One pocket charts


Verified Member
Oct 13, 2004
I wanted to start a new thread to kind of cover what Mike was asking about on the thread that is now solely covering Frost vs old one pocket players.

He was asking about key moves and traps. The first thing I thought about was a set of charts like they have in chess that show common moves and responses. Obviously, Eddie Robin's books have many of these examples, but for me, they're too random and too advanced to either learn enough from as a beginner or to remember as a more intermediate/advanced player. I think they can and should be distilled down to a purer set of layouts and responses.

The easiest example to handle is when there's only one ball left on the table. Where can you place the object ball and the cue ball so your opponent doesn't have a shot? You could break the table into quadrants and lay it out so it would be easy to see where the optimal shot would be based on the current situation. Not too much room to be creative with one ball, so it should be easier to figure out what the optimal placements of the cue ball and object ball are.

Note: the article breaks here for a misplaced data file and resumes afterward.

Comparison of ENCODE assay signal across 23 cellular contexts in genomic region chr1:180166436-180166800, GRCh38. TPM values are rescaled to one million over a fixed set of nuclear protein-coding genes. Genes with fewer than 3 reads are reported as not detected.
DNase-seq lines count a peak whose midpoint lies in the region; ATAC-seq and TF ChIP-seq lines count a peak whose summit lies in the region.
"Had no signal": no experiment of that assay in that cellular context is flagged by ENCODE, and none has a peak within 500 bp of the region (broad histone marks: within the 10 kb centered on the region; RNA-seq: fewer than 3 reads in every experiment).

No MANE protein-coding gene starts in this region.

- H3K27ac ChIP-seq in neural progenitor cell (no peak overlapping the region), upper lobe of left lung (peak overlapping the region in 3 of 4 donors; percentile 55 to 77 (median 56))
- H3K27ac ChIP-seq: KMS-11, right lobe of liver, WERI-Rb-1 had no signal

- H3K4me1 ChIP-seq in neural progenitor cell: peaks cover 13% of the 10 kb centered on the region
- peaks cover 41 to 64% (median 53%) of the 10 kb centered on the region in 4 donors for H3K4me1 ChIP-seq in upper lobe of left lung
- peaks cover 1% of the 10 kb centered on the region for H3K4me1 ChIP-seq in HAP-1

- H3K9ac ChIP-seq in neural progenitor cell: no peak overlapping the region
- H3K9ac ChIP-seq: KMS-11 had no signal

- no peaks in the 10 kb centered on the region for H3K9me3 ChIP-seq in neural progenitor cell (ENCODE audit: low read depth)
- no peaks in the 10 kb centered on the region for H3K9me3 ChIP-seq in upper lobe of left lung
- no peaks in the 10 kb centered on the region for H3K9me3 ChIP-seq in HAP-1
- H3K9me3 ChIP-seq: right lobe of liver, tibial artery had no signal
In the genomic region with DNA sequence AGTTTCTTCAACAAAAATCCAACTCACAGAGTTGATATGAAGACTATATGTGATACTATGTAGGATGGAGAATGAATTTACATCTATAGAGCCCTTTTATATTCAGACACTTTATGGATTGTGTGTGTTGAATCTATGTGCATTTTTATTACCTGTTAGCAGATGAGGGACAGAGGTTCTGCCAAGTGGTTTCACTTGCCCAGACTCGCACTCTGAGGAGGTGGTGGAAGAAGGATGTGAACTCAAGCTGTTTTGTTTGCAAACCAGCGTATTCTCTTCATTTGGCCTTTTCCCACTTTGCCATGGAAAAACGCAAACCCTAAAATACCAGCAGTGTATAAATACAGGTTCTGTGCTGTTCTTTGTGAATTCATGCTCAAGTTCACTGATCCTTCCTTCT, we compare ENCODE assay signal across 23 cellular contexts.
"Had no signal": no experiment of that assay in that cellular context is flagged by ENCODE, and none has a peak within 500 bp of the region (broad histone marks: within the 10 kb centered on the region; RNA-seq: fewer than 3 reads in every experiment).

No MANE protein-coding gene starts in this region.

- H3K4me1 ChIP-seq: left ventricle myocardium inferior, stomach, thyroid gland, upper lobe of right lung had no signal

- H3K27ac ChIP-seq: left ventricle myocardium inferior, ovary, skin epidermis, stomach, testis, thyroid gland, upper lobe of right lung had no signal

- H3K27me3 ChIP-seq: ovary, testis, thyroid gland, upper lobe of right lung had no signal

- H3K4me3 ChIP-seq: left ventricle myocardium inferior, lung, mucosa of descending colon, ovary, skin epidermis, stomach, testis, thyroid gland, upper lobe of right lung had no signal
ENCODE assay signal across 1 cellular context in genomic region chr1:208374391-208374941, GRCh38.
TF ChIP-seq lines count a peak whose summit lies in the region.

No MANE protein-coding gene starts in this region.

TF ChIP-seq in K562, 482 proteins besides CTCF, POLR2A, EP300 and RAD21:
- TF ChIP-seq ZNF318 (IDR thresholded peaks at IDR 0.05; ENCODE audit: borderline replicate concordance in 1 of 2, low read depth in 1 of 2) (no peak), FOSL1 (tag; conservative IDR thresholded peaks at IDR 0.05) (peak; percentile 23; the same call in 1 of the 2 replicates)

Another example I think would be worth discussing is the response to the break. Let's break it down to a set number of basic responses. Instead of worrying about where every single ball is, we should just focus on a few key balls. Is there a dead ball to the shooter's pocket? Is there a ball to bank towards our pocket? Are there balls on both the short and the long rail near our opponent's pocket? The possible set of responses could be something like:

1. Bank ball towards our pocket, leave ball on long rail near opponent's pocket.
2. Bank ball towards our pocket, leave ball in stack.
3. Hit ball on bottom of stack, leave cue ball on long rail.
4. Hit ball near side pocket of opponent's long rail and leave cue ball on long rail below side pocket.
5. Hit ball near side pocket of opponent's long rail and leave cue ball on long rail above side pocket.
6. Kick off long rail near opponent's pocket softly into the stack.

Etc, etc.

As one pocket students/fans/groupies, it seems like it would definitely be worth our time to work these out as much as we can. These kind of charts would seem to be worth their weight in silver.

NH Steve

Apr 25, 2004
From a learning perspective, this would be dry, but informative. I always have liked this sort of thing for some reason. I can't contribute much until after Derby City though.